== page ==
Edward became ill from the voyage but was lucky to become a ward of his wife Sarah who had "arrived free". The "Sydney Gazette" reported on the 2nd of October 1803 that Edward was fined £5 for purchasing seven ounces of stolen silver. On the 7th of October 1804, James BROWN and F.MOREY were sentenced to 100 lashes and three years hard labour for the robbery of copper coin and merchandise from the shop of E.WILLS. On the 19th of January 1805 a woman servant of E.WILLS was gaoled for stealing sundry merchandise from his house.

Edward's house was in George Street (later Essex Street), Sydney. The "Sydney Gazette" in April 1805 contained an advertisement listing sugars, teas, soaps, linen, muslin, shoes, dungarees, ribbons, etc. for sale at the house of Edward WILLS. On the 15th September 1805 the "Gazette" mentioned RABY and WILLS as being involved in the seal-skin business. Edward also advertised on the 24th of November 1805 looking for a "careful stockman".

Edward WILLS also went into shipping. The 66 ton "Mary and Sally" was built by Thomas REIBIE and Edward WILLS in 1806. In the same year these two partners are recorded as owning a sloop named "Raven". He also owned the 22.5 ton sloop "Eliza"
In June 1808 WILLS donated £30 to send John MacARTHUR to London to give evidence on behalf of Major JOHNSTON.
In April 1809 a burglar gained entry into WILL's shop via the chimney and made off with goods to the value of £100. Natives found the items, in less than an hour, hidden in rocks.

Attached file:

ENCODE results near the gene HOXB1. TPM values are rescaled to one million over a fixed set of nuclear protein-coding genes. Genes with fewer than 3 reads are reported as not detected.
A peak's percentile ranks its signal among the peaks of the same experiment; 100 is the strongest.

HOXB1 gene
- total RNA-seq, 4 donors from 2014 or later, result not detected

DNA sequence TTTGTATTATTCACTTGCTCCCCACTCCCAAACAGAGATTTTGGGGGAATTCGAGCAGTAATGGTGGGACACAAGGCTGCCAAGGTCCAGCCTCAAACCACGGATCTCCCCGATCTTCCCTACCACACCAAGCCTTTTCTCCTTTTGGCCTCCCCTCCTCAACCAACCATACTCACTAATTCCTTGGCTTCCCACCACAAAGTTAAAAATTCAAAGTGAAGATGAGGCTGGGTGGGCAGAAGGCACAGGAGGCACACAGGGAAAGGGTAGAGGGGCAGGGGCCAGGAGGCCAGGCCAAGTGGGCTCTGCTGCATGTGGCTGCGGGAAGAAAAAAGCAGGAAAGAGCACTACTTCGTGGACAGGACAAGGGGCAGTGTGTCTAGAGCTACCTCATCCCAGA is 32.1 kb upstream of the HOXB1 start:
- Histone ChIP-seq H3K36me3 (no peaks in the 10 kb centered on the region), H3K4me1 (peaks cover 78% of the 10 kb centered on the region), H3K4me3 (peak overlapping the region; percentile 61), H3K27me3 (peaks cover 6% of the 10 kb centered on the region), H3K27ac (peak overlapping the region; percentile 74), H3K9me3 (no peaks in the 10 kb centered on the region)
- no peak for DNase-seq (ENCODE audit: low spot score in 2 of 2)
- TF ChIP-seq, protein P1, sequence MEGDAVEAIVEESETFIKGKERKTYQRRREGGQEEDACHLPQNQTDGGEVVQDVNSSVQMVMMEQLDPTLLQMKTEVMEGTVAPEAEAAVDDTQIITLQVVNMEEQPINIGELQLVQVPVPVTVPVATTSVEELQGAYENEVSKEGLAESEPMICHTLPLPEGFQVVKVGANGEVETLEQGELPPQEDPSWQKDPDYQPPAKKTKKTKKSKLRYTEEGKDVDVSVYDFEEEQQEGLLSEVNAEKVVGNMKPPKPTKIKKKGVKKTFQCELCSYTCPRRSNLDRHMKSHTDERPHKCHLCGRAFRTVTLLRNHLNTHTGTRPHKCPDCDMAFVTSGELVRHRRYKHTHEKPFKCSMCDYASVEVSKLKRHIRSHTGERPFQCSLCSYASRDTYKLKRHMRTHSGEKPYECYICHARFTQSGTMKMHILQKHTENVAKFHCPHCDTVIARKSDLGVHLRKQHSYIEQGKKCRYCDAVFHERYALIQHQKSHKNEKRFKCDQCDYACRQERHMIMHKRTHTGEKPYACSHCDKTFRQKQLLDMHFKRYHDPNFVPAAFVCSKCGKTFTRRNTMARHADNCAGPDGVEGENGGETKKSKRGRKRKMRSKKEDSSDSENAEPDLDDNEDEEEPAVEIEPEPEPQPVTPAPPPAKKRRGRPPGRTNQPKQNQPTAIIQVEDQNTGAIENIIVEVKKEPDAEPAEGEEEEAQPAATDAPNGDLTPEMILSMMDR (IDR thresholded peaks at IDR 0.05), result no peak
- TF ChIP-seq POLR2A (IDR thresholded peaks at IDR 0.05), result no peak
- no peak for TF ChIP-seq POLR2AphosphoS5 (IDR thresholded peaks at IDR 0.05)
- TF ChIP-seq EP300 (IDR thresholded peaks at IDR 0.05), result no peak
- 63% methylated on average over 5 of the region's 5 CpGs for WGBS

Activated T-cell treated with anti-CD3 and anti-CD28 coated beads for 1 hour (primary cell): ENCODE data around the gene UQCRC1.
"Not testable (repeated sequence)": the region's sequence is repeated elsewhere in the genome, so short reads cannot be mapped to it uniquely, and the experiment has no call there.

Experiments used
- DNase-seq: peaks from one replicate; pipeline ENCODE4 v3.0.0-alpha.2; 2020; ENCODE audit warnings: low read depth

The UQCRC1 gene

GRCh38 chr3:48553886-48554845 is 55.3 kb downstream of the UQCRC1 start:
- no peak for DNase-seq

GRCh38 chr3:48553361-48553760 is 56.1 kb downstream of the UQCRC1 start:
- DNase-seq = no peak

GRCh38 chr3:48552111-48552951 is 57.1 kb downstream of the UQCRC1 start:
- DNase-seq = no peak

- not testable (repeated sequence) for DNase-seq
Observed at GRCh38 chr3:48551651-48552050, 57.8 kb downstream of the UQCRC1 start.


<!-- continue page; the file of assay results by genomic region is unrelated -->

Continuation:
On the 4th September 1810 Edward WILLS was pardoned, under his alias WILLIS, by Major-General Lachlan MacQUARIE, Governor of New South Wales. WILLS was the victim of another burglary on 13th October 1810 where someone entered his unfinished premises and cut the duck covering off a new sofa.

When Edward WILLS died after three months of painful illness his assets were valued at more than £15,000.

Further information on: http://home.austarnet.com.au/dfgoonan/WILLSpg.htm 

X Files #26   James Dashper's ship . . . The Hillsborough : ship  of DEATH  

764 tons:   Capt. William Hingston.  Hillsborough was to be known historically as the "Fever ship" or the "Death Ship".  The voyage was organised by London Missionary Society (LMS). A noted convict aboard was William Noah.

Data on the ship  Hillsborough tells us she sailed from Portlands Roads, England , on Sunday, 23 December 1798 and arrived in Sydney, NSW on 26 July 1799.

One account notes:
"Three hundred convicts were on board the ship when it left England and the long trip to Australia was dreadful. Governor Hunter described it to the Under Secretary as follows - "Figure to yourself a ship having out of three hundred people embark'd in England, and having stopped for their refreshment several weeks at the Cape of Good Hope, yet hav'g upon her voyage buried of the above number ninety-five, and four since landing; those who still survive are in the most sickly and wretched state, put on board the ship in England with the cloaths only in which they stood, consequently arriv'd here naked, where cloathing is not to be found.